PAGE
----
Translation:Excuse me, your honorable last name?
The English answer feels unauthentic and grammatically incorrect. Too literally translated imo. I recommend, "Excuse me, may I have your Surname?" This conveys the politeness of ninguixing and disambiguates the last name/first name issue.
I think the answer is just wrong. It should be "May I ask for your last name?".
As a speaker of British English I spell it as "honourable". Please, Doulinguists, be a little more adaptable regarding this.
Excuse me, what's your honorable surname? <-- This version was featured in the New Practical Chinese Reader, Vol. 1 (my college textbook for learning Mandarin). I think it should also be included, so I reported it.
Well, maybe there is. I agree it's a tad overtranslated maybe but 贵 definitely means "dear, precious". "Honourable" may be stretching the original meaning a little but I would take it as a possible translation.
Are you quite sure? Because I think the 贵 serves as the English "honorable" according to just about any Chinese-English dictionary.
Yes, it actually really isn't. Honourable is for people deserving of honour whereas 贵 can also be an extremely polite form of “you".
Actually, politeness is already conveyed by “您” (instead of “你”). “贵” here goes beyond just being polite and is more akin to using the English honorifics/titles "Mr., Ms., Mrs., Dr., Your Honor, Your Majesty, etc." The story behind “贵“ is as follows: In ancient China, some regular people would have the same surnames as gods. For example, if your surname was ”张“, then your surname would be the same as the Jade Emperor‘s mortal surname . As people wouldn't know whether or not your surname was the same as a god (or other respectable individual) when they first met you, the only way they could ask you while conveying this formality (and avoid disrespecting the gods, etc.) would be to add "贵“ (Yes, they believed gods are totally deserving of honor). After the question was asked, you could respond ”免贵“ to state that there is no need for such formalities or this common curtesy. Of course, you can drop this extra info given about the Chinese culture when writing the question in English (making it lost in translation), but I think, from a learning standpoint, it is important to understand some of the culture besides just the linguistics. https://baijiahao.baidu.com/s?id=1594827918580135858&wfr=spider&for=pc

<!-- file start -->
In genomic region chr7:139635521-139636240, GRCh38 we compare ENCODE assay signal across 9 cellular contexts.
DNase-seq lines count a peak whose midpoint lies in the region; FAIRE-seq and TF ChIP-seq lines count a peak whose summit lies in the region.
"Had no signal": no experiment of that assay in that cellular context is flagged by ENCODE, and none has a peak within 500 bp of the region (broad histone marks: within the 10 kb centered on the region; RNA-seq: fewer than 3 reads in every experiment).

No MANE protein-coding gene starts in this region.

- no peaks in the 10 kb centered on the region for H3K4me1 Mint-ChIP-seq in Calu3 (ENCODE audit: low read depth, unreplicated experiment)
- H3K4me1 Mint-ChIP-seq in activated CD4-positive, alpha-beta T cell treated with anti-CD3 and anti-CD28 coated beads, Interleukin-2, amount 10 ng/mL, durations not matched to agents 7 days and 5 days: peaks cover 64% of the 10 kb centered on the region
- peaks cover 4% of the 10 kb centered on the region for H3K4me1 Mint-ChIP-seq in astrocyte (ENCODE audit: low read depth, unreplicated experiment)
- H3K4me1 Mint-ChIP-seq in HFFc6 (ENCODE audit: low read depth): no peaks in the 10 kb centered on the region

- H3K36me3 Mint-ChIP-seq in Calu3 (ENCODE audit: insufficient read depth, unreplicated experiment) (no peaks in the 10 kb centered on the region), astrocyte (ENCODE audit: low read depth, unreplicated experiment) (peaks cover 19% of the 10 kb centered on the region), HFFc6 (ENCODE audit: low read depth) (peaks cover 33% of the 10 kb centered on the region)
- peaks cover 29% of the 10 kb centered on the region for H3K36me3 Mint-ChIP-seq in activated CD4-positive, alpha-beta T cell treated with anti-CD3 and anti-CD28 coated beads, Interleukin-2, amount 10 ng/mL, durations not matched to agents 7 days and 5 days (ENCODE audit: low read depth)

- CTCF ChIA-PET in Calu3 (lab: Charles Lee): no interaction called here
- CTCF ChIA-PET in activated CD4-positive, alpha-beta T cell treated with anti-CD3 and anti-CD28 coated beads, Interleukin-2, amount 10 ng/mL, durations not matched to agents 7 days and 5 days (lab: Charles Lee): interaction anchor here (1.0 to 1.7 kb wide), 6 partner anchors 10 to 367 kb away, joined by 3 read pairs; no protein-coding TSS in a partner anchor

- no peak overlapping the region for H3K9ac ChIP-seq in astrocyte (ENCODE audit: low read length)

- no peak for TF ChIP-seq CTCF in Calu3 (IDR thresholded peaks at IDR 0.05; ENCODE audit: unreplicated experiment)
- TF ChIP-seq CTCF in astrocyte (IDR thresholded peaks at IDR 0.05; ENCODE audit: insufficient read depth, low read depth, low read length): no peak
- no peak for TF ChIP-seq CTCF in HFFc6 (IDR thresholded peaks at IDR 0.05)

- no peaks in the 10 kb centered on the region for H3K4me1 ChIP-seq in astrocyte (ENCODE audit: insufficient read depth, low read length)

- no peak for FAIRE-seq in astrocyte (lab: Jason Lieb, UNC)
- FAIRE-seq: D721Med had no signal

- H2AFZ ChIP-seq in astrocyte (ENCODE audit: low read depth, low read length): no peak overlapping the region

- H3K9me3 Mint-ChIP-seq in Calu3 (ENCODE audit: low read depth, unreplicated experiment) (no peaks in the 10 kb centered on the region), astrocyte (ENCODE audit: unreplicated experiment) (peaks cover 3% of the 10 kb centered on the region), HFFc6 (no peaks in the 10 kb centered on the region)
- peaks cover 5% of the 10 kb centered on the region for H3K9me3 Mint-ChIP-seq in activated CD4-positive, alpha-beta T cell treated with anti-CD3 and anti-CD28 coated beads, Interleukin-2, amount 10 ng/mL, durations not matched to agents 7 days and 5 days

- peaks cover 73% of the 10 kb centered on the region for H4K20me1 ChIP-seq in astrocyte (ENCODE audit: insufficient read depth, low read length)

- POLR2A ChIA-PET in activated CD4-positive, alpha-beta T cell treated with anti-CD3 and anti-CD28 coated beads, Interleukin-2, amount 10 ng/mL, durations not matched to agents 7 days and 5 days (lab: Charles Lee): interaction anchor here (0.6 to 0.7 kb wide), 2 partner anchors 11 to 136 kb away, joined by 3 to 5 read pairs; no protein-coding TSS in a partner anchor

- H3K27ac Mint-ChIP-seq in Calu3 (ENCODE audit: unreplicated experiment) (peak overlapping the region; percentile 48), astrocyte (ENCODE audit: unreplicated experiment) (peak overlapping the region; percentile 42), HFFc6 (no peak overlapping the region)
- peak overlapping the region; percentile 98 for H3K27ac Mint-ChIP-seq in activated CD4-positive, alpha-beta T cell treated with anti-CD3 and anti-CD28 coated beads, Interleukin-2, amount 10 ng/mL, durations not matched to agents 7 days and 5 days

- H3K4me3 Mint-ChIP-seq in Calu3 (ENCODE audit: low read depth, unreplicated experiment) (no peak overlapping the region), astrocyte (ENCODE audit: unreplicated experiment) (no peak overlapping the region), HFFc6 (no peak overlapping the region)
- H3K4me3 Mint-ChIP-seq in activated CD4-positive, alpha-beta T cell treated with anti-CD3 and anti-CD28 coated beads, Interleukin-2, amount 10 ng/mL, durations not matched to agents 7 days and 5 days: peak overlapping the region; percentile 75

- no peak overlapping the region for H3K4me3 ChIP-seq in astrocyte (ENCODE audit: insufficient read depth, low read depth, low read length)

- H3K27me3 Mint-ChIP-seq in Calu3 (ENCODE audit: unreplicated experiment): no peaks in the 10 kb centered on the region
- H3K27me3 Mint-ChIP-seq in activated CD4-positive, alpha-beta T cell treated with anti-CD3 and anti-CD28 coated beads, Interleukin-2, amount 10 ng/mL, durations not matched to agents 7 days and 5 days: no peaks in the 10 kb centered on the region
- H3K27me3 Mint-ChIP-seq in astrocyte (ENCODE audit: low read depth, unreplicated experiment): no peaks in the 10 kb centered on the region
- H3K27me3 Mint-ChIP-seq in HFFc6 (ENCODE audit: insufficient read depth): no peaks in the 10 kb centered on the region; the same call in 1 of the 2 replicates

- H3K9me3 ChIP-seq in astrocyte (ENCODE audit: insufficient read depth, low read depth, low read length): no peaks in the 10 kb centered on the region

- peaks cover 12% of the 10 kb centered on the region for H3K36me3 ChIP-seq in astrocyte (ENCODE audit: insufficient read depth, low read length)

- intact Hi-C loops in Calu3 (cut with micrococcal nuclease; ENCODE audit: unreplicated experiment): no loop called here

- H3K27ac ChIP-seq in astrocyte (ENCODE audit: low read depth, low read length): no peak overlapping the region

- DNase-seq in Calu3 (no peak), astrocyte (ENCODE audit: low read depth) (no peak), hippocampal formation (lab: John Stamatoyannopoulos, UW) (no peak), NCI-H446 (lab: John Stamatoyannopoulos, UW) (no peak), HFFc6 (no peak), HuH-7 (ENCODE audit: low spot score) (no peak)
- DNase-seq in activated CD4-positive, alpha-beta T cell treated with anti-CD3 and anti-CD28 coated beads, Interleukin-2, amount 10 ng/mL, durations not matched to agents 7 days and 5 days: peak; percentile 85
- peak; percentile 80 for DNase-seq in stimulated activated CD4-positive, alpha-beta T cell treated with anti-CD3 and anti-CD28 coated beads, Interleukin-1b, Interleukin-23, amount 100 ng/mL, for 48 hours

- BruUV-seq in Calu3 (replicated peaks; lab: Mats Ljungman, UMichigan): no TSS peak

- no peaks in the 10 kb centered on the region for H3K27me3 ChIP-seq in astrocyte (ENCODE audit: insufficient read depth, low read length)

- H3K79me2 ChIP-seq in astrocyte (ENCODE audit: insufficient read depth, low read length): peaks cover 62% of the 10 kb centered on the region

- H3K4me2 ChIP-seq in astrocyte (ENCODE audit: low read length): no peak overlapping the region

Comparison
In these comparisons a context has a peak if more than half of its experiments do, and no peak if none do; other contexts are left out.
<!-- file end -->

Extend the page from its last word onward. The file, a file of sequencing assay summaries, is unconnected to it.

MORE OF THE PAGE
It is important, thank you for pointing that out. I was referring to the fact that (a) to use "honourable" in English is unnatural and sounds foreign, if not strange, and (b) the use of 贵 in, well, ancient China; said usage was from texts I studied so your story of the history behind it is even more interesting to me.
To go back to the translation, I think that this is an instance where things may be "lost in translation" simply because it is beyond most translators, or at least me, to bring out the nuance behind it. Perhaps someone here will have an answer.